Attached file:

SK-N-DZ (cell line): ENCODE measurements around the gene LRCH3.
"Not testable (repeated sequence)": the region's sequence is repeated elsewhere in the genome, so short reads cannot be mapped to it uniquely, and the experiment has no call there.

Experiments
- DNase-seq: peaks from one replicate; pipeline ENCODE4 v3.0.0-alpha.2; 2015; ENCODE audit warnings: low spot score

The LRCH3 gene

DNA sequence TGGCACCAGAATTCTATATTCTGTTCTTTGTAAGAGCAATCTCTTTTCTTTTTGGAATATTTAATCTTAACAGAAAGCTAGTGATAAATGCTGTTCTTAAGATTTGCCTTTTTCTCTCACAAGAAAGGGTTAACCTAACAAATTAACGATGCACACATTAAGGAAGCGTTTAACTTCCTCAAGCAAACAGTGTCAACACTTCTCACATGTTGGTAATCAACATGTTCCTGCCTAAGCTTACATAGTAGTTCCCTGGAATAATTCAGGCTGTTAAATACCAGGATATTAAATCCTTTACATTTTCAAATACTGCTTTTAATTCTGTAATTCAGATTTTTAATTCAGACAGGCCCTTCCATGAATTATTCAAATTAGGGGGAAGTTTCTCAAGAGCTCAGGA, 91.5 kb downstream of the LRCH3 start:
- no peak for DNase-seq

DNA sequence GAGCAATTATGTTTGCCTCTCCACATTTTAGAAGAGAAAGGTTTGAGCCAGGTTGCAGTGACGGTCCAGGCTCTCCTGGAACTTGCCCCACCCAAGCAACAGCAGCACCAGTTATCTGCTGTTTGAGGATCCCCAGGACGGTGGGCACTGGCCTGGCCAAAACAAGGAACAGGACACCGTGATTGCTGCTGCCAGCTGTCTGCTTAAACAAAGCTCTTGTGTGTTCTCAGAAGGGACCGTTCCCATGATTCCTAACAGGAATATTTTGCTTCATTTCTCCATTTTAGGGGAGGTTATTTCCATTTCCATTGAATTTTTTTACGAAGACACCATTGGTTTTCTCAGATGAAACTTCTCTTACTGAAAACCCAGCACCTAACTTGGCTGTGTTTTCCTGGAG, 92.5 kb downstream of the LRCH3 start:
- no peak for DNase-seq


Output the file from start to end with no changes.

SK-N-DZ (cell line): ENCODE measurements around the gene LRCH3.
"Not testable (repeated sequence)": the region's sequence is repeated elsewhere in the genome, so short reads cannot be mapped to it uniquely, and the experiment has no call there.

Experiments
- DNase-seq: peaks from one replicate; pipeline ENCODE4 v3.0.0-alpha.2; 2015; ENCODE audit warnings: low spot score

The LRCH3 gene

DNA sequence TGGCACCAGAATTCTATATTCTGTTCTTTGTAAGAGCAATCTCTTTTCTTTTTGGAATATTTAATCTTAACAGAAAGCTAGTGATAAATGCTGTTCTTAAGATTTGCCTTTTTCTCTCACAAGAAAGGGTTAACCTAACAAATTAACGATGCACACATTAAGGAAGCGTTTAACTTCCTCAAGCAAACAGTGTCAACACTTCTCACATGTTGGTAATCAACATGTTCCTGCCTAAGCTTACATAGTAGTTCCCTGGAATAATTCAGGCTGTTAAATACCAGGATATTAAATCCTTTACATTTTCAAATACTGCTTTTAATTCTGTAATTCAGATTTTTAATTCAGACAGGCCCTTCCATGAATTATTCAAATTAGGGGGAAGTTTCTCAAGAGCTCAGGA, 91.5 kb downstream of the LRCH3 start:
- no peak for DNase-seq

DNA sequence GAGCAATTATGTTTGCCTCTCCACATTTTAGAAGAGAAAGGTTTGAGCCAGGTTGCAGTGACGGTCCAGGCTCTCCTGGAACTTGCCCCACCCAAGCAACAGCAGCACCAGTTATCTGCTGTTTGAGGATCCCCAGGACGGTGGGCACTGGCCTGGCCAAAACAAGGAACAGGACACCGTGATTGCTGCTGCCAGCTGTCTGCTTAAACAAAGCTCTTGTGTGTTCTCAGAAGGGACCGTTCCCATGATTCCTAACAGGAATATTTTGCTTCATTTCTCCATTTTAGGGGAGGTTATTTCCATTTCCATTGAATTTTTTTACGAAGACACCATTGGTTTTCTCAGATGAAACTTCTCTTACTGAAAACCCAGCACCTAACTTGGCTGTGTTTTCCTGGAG, 92.5 kb downstream of the LRCH3 start:
- no peak for DNase-seq